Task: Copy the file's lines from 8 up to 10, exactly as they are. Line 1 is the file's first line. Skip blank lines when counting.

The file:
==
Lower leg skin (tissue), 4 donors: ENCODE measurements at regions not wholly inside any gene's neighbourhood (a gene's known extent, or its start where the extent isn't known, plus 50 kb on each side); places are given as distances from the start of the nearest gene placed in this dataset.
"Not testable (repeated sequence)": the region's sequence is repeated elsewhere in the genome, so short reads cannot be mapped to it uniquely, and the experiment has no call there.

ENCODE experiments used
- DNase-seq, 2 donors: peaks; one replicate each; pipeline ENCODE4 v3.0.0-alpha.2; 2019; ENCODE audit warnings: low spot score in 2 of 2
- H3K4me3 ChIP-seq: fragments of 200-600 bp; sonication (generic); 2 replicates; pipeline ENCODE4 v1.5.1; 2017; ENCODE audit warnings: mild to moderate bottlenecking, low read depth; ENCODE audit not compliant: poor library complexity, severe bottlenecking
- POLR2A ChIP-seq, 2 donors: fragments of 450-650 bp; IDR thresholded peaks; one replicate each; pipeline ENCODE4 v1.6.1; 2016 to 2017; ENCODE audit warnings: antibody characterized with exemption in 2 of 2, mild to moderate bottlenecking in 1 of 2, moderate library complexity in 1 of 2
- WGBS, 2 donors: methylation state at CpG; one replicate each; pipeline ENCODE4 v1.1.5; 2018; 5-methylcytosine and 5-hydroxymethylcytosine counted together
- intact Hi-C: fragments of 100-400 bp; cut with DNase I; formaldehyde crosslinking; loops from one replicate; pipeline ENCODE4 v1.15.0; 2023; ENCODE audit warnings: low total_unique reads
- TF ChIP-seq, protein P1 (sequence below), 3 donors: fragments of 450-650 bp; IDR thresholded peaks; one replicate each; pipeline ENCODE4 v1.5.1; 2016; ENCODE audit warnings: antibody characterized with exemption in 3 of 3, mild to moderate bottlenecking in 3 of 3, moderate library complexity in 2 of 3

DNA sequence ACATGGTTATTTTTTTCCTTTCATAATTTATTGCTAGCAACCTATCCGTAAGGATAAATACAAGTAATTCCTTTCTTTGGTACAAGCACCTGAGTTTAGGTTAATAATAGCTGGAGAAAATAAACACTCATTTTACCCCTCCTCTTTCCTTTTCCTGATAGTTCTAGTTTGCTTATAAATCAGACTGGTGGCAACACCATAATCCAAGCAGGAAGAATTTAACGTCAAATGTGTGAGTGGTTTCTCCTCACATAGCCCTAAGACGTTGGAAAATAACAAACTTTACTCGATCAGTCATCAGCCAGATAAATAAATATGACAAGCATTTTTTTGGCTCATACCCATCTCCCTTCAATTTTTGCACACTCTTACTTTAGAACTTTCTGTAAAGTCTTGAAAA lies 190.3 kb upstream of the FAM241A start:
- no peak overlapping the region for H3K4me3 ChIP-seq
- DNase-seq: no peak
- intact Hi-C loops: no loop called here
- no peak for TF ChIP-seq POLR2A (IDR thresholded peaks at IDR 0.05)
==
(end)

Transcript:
- intact Hi-C: fragments of 100-400 bp; cut with DNase I; formaldehyde crosslinking; loops from one replicate; pipeline ENCODE4 v1.15.0; 2023; ENCODE audit warnings: low total_unique reads
- TF ChIP-seq, protein P1 (sequence below), 3 donors: fragments of 450-650 bp; IDR thresholded peaks; one replicate each; pipeline ENCODE4 v1.5.1; 2016; ENCODE audit warnings: antibody characterized with exemption in 3 of 3, mild to moderate bottlenecking in 3 of 3, moderate library complexity in 2 of 3

DNA sequence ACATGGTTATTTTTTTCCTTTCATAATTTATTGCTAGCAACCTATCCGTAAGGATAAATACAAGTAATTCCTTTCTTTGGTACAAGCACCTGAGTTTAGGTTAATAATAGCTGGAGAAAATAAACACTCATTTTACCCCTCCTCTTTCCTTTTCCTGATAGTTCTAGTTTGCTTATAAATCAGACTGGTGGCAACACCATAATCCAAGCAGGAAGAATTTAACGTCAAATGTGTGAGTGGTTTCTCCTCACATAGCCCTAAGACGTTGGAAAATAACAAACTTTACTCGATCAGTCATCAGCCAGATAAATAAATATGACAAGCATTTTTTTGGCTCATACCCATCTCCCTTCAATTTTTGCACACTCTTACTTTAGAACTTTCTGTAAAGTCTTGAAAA lies 190.3 kb upstream of the FAM241A start: